4.  In July 1825 when the Restauration sailed from Stavanger , Norway, Ole was a single man at the age of 27 years, 11 months.   For an excellent, 2-part, summary of the "Slooper" story see "Norwegian Sloopers of 1825" by Georgia Adkins, a Minnesota Slooper and great great granddaughter of Ole Olsen. Part I - Part II

5.   OLE, A COMPLEX RELIGIOUS MAN:  Around the time he was leaving Norway one author stated that he was “classed as” a Quaker (Rosdail p 9) which would fit with the common belief that most on the sloop were seeking religious freedom either as Quakers, Quaker sympathizers or those following the teachings of Hans Nielsen Hauge, and it was later stated that he “was a Haugean in leaning.”  He could be considered a lay minister as he apparently held no religious status of ordination.   It has been suggested that Ole probably preached on the Sloop as the group sailed to America.  Probably before he went to Niagara Falls, he preached to his fellow Sloopers in the Murray Settlement in upstate New York.  Rosdail goes on to state that even though Ole had this Haugean background, he “was not too far removed from Lutheran influences judging by his Lutheran activities in the latter 1830’s.” (pp 52-53)  Around 1843 Ole is reported to have joined the “ Newark (Presbyterian) Congregational Church.” (p 104)  Around 1848 Ole was referred to as a “Presbyterian” and was known to act as an “interpreter” in religious meetings held by visiting Baptist and Methodist pastors.  (p 127)   Ole’s occupation has been given as Bible “colporteur” (defined by Webster’s as, “peddler of religious books”).  

6.   Massachusetts born Sally (Sarah) Porter/Chamberlain (1805-1840) was the daughter of James Chamberlain/Chamberlin and Joanna Stevens.  James had a sister Rebecca who married Elijah Fletcher, and this couple had a daughter Grace.  Grace Fletcher was the noted Daniel Webster's 1st wife. Therefore, Ole's 1st wife Sally was a 1st cousin to Webster's 1st wife (see .pdf chart "Descendants of Ephraim Chamberlin").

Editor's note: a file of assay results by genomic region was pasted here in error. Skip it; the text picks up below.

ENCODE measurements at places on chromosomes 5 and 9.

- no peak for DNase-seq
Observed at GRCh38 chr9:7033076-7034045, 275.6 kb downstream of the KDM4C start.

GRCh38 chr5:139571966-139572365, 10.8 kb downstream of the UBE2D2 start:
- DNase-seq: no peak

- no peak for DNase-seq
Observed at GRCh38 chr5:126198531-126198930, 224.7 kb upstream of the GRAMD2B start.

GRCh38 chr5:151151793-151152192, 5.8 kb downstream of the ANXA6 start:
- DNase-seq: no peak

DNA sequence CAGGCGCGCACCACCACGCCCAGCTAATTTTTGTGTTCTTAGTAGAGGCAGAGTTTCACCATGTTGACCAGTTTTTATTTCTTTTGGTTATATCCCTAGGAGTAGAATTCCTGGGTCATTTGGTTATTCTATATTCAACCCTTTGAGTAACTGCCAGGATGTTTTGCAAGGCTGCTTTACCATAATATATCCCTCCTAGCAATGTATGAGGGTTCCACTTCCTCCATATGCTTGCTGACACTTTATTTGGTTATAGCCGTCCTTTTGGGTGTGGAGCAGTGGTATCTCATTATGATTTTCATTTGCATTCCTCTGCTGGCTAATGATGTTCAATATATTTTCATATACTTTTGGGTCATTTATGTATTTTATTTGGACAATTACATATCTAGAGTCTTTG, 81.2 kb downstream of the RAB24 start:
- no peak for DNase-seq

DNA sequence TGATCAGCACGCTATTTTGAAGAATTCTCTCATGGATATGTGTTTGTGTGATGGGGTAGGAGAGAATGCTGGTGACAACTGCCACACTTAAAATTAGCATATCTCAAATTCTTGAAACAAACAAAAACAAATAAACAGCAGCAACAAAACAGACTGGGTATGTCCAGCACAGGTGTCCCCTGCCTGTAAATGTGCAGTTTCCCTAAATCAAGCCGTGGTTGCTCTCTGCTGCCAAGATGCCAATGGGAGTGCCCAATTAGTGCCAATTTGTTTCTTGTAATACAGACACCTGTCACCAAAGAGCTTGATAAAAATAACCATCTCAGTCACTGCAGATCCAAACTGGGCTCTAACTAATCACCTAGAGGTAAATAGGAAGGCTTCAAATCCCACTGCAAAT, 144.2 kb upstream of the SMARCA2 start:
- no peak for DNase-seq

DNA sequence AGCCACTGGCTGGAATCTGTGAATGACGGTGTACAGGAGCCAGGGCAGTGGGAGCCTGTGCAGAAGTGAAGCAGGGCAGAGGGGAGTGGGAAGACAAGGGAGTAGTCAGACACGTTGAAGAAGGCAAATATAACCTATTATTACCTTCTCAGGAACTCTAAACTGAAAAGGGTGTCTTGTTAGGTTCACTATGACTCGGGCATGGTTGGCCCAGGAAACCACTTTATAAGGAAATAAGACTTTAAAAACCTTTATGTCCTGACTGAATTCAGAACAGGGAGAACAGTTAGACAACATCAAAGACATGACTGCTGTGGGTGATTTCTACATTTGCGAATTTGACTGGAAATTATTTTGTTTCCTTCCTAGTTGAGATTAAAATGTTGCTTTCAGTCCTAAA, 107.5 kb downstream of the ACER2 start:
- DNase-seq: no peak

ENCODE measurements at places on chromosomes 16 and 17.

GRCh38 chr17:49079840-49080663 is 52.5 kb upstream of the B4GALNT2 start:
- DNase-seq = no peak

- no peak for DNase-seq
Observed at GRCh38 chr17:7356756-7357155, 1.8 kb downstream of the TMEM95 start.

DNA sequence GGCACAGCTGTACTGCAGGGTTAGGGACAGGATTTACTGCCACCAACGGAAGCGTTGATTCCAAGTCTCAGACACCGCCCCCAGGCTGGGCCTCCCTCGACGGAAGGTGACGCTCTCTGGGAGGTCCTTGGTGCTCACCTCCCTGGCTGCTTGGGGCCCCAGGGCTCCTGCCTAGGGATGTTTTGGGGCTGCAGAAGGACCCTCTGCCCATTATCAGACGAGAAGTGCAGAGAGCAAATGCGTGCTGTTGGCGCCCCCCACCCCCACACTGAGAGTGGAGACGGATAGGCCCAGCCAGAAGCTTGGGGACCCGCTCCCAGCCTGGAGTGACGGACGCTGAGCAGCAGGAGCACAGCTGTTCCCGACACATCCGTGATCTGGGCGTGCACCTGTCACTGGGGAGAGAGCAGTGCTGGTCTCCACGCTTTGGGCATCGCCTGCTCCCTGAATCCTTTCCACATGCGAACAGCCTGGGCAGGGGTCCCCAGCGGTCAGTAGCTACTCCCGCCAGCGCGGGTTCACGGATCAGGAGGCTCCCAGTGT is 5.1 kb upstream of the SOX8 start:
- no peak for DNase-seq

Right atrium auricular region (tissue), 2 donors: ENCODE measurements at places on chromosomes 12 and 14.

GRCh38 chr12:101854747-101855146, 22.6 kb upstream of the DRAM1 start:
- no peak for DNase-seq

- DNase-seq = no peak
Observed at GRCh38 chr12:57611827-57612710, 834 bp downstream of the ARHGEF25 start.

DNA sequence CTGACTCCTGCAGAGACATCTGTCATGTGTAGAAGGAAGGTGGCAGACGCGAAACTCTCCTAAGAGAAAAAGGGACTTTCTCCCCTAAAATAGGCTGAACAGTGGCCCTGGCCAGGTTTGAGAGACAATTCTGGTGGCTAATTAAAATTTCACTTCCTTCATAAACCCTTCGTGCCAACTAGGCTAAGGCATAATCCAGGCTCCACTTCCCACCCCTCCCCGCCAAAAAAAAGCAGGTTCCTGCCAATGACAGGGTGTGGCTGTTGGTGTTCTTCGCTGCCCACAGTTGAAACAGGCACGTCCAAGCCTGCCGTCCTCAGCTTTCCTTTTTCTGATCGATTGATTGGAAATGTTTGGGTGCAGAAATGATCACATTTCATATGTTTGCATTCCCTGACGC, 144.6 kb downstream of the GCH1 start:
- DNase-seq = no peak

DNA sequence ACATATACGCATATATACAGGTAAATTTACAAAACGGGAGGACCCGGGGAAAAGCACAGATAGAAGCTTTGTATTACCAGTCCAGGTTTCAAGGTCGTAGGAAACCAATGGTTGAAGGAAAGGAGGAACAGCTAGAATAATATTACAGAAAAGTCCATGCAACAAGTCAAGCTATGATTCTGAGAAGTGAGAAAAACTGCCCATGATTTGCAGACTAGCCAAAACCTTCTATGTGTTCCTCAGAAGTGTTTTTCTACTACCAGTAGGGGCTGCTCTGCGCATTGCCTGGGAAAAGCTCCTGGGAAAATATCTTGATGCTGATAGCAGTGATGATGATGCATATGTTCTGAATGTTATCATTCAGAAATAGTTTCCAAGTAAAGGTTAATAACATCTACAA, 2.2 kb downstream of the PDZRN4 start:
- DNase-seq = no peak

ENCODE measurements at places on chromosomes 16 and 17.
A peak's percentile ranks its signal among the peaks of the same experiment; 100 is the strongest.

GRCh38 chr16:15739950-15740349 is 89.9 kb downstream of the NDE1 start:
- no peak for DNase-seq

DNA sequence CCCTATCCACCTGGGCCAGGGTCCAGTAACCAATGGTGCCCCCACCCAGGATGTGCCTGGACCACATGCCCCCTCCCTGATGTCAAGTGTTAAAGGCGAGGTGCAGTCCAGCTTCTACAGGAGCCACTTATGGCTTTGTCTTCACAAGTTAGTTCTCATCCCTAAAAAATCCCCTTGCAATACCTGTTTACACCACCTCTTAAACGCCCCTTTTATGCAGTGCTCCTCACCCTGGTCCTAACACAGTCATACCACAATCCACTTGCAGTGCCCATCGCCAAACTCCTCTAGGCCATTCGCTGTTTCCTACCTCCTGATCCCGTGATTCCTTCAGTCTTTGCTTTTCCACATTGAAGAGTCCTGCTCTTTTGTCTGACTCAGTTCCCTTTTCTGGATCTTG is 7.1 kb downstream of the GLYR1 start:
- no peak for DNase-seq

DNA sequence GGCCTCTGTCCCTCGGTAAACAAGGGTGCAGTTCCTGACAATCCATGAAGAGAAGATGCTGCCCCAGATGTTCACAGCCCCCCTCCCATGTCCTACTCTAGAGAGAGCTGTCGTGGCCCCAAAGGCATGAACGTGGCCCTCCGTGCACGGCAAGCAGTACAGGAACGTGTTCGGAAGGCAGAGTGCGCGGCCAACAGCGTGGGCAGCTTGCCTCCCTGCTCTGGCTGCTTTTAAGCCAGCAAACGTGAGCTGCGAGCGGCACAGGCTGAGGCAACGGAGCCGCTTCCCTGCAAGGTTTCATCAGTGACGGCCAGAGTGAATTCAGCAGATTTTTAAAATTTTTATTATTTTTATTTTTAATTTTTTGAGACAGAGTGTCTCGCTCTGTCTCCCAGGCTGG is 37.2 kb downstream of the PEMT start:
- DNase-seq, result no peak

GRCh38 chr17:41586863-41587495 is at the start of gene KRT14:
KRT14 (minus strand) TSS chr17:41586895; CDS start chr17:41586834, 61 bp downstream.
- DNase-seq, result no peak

7.  See: "Ole Olson," Kendall County Record, May 16, 1906; edited and compiled by Elmer Dickson - appearing as information on one of the Pioneer Norwegian Immigrants, Kendall County, Illinois, web site that is part of the USGenWeb Project.

8.    Children of Ole Olson and his wife Sally:

1.    Bertha Ann Olson*, b. NY, 29 Jul. 1830, d. WI, 24 May 1898, married 31 Mar. 1850 at Newark, IL, to William Shaver**; had 8 children & many descendants spreading throughout the US.

2.    Porter Chamberlain Olson, b. 11 Apr. 1832, d. 30 Nov. 1864 (died in battle, Civil War).

3.    Soren Luther Olson, b. 23 Mar. 1834, d. 31 Dec. 1862 (died in battle, Civil War).

4.    James Webster Olson, b. 29 May 1837, d. 28 Aug. 1838 (died young).

5.    James Webster Olson, b. IL, 18 Aug. 1839 , d. Santa Rosa, CA, 13 Nov. 1912, married 21 May 1868 at Morris, IL, to Susan Barrett Whitney; had 5 children, only one, the middle child Edith Whitney, was know to have married (she had 2 children with no known further descendants).  

 Bertha_Olson_Shaver.jpg (122122 bytes) Wm_Shaver.jpg (136031 bytes)

* Bertha Olson Shaver

[photo scanned from p.380, Slooper book]

** William Shaver

[photo scanned from p.380, Slooper book]

[click on thumbnails above for larger image]


Return to Santa Rosa's Slooper Son Homepage

Hit Counter